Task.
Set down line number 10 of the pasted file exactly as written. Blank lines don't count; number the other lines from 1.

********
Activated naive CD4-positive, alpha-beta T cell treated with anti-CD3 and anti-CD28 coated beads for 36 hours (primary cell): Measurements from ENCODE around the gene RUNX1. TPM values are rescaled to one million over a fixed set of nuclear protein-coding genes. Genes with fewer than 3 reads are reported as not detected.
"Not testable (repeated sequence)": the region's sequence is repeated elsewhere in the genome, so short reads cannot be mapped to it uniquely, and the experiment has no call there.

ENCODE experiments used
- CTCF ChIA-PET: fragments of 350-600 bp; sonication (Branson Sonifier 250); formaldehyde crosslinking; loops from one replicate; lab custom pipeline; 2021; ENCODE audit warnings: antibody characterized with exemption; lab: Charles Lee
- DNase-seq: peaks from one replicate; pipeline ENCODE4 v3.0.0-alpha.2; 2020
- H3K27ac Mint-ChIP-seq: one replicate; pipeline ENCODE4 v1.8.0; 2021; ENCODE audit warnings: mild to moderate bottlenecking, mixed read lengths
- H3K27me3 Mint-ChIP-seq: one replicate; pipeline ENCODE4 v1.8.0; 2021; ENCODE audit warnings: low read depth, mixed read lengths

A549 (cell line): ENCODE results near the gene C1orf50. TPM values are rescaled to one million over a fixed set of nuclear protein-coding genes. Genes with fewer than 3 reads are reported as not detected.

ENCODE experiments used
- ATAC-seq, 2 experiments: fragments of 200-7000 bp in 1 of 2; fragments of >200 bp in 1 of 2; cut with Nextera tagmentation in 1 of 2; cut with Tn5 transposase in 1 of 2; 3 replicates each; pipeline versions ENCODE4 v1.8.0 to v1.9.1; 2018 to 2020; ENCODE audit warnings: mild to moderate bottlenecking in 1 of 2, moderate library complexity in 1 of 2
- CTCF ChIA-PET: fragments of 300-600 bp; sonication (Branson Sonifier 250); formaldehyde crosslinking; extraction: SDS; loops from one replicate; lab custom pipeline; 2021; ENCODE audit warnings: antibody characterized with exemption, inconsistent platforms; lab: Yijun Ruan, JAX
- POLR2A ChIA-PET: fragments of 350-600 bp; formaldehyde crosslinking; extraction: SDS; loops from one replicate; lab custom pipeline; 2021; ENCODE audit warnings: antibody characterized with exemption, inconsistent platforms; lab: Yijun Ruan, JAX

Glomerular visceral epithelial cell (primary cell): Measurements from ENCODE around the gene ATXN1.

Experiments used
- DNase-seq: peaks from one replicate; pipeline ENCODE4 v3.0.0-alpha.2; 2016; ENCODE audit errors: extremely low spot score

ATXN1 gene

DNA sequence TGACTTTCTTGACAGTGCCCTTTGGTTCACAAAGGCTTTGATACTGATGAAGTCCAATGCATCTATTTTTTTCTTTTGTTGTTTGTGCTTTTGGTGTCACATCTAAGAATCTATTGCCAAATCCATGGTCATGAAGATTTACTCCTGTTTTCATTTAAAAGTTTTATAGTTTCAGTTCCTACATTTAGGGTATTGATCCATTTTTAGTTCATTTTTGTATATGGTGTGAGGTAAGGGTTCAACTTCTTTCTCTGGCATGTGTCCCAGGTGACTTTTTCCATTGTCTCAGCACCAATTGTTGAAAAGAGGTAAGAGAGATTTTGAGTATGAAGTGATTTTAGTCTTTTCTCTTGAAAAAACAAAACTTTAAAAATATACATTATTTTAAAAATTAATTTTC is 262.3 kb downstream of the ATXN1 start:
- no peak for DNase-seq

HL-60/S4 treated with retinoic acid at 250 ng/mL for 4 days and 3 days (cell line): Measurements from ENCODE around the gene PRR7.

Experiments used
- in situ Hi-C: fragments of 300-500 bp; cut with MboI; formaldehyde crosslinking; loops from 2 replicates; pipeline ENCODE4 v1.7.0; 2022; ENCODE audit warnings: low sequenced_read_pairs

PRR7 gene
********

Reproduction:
- ATAC-seq, 2 experiments: fragments of 200-7000 bp in 1 of 2; fragments of >200 bp in 1 of 2; cut with Nextera tagmentation in 1 of 2; cut with Tn5 transposase in 1 of 2; 3 replicates each; pipeline versions ENCODE4 v1.8.0 to v1.9.1; 2018 to 2020; ENCODE audit warnings: mild to moderate bottlenecking in 1 of 2, moderate library complexity in 1 of 2